Employees Demonstrate The Power Of Social Media In Business

Written by: Fargo Inc

Photography by Hillary Ehlen

Over the past decade, social media’s emergence as a business opportunity has given many companies a chance to determine how it fits with sales, marketing and communications efforts. Early on, some jumped on board with Facebook, a handful were excited to tweet and others were among the first to share photos on Instagram.

Today, most businesses are present on at least one social media channel, with the most social-savvy companies able to measure and place value on their efforts. But looking outside of metrics, social media’s real power is how it has become a space where people engage with other people to create and build relationships. As companies realized the benefits of these personal connections, some began evolving traditional social media strategies into employee-focused and employee-driven efforts known as social employee advocacy programs. RDO Equipment Co. was one of them.


A couple years gao, RDO launched an employee social advocacy program on Twitter, encouraging team members to have unique voices and connect with others on social as representatives of the business and brand. According to Kirsten Jensen, the founder of Fargo-based social-media strategy startup Next Action Digital and an expert in employee social advocacy, programs like RDO’s are growing.

Jensen began working with social teams in 2010, when virtually no one was talking about the concept. By 2015, she observed that not only were more businesses talking about and implementing employee social advocacy programs, more tools and resources had also become available.

TIP: Identify a person or team to lead an employee social advocacy program. The person/team should be responsible for everything from initial employee training to ongoing program monitoring.

Her observations are supported by research obtained and shared by MarketingProfs, which shows that interest in employee advocacy increased nearly 200 percent from 2013 to 2015, and today, 90 percent of brands report they are pursuing some type of employee advocacy program.

Businesses such as RDO are seeing benefits from employee social advocacy programs in three key areas:

  • Culture
  • Engagement
  • Bottom line


One of the top goals companies have with employee social advocacy programs is to showcase their unique culture.

“These programs are proof that, as a business, you are who you say you are,” Jensen explains.

While every business can claim it has a great culture, employees who show it are the proof. Additionally, employees can say things on social media that have more power than if the message were coming from the business. For example, a company can tweet about how it’s a great place to work, but when employees are the ones saying it, there’s more credibility behind the words.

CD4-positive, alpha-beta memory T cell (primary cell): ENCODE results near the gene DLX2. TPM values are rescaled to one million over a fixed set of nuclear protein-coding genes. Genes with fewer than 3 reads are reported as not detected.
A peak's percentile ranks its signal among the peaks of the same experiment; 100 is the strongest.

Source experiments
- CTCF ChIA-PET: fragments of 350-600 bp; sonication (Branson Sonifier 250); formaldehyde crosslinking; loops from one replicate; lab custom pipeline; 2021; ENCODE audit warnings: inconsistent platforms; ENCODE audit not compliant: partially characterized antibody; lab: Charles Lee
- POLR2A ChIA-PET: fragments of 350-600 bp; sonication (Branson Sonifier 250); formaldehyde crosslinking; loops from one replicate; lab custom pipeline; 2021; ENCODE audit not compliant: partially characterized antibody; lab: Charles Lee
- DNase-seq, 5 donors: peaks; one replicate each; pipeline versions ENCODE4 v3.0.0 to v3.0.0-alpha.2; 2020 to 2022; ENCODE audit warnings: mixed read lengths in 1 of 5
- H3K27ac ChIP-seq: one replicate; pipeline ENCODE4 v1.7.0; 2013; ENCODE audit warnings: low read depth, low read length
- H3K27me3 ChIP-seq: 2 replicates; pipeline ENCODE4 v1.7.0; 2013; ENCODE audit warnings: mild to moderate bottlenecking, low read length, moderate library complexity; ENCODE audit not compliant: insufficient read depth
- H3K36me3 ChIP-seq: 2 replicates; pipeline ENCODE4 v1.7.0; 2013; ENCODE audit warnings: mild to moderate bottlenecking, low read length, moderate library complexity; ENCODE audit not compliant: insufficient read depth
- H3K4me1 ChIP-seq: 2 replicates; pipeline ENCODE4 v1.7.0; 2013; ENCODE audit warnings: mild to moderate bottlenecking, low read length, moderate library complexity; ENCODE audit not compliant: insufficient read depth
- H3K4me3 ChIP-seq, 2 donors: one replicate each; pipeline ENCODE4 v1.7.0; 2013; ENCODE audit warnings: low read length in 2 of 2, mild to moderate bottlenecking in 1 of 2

TIP: Establish a team hashtag and help employees identify “culture moments” that would make great social posts – a thank you to a coworker, a photo of the team’s volunteer efforts or a link to an article they contributed input to.

Showcasing culture is great for employee recruiting and retention, establishing the company in the community, and presenting itself as a company with which others would want to do business.

Not only do employee social advocacy programs showcase culture to the outside world, they’re a great tool for building culture internally. When employees are trusted to connect with others and share socially, it creates an empowered environment. Conversely, employees have an opportunity to read and learn from others on social media. Employees who are better educated about their industry, job role, and what’s happening in their communities can offer a big boost to company culture.


Closely related to culture, employee engagement improves with social advocacy programs. And this engagement isn’t just on social media, where employees engage with peers, businesses and the community. Research from numerous companies shows that when employees are empowered to be ambassadors, they feel trusted and feel like a part of the company’s success and are therefore more engaged in their jobs and with the company.

Engagement is a two-way street, with employee social advocacy programs also offering an opportunity for external audiences to engage with brands. In 2016, organic reach on Facebook fell more than 50 percent, but social-savvy companies are finding ways to combat this trend. MarketingProfs research shows that content shared by employees receives eight times more engagement than the same content shared by brands, and LinkedIn found that employee-sharing helps generate two times more click-throughs on content.